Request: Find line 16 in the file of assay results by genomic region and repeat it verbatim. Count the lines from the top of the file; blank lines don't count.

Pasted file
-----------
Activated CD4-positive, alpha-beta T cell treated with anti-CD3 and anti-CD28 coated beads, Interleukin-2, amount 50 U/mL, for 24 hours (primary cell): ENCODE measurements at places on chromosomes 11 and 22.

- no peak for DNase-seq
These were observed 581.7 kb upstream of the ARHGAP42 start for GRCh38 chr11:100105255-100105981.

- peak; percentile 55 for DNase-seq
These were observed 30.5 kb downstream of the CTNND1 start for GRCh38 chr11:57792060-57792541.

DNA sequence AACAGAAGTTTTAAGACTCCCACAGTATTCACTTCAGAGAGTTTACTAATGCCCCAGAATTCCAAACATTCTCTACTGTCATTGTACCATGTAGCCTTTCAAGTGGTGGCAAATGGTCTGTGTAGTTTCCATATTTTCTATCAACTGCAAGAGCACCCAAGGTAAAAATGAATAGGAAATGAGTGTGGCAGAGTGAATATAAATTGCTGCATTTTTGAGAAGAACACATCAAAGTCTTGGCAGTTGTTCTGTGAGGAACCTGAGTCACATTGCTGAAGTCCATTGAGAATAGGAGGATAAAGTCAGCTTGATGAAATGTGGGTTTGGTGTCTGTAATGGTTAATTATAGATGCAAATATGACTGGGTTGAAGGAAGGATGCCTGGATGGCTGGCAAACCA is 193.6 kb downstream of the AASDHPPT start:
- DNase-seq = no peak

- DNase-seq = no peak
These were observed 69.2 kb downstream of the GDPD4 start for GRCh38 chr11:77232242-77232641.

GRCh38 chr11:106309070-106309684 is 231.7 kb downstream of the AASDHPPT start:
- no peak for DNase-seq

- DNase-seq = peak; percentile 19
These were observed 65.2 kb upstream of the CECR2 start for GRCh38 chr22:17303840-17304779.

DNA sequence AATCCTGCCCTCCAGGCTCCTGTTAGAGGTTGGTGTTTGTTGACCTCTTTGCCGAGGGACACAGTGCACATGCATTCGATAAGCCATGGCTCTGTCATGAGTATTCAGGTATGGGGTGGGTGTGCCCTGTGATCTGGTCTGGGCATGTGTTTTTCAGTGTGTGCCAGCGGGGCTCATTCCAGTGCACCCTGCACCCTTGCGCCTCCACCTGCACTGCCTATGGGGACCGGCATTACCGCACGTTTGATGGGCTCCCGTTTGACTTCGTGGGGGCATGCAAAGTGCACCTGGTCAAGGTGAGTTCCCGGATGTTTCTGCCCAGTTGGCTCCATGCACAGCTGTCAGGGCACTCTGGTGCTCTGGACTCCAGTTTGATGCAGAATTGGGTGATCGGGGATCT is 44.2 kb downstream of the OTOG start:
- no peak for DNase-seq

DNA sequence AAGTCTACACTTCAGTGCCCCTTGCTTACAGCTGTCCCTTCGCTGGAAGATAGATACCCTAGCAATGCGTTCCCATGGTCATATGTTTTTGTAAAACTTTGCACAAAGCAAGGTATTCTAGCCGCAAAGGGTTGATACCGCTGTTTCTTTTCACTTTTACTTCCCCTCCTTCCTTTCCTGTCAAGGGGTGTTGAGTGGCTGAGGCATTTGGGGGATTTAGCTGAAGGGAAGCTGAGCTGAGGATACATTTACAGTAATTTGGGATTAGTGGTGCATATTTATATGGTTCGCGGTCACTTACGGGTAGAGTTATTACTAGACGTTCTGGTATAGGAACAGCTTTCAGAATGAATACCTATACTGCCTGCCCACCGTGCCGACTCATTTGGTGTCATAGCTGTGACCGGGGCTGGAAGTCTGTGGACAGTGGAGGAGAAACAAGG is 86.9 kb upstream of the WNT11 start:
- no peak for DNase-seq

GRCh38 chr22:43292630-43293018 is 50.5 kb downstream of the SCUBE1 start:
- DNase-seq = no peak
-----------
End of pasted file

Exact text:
DNA sequence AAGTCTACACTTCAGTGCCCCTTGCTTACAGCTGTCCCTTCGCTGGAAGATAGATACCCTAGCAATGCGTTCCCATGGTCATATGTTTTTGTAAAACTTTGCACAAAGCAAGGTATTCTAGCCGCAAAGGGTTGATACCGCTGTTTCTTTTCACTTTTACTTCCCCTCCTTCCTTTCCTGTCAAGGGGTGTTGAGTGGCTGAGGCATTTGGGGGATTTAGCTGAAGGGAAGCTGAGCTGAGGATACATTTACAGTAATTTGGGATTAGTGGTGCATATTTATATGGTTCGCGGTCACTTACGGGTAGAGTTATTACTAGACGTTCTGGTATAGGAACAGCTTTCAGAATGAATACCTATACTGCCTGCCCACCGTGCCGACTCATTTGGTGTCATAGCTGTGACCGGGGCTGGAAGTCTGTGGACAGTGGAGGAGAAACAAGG is 86.9 kb upstream of the WNT11 start: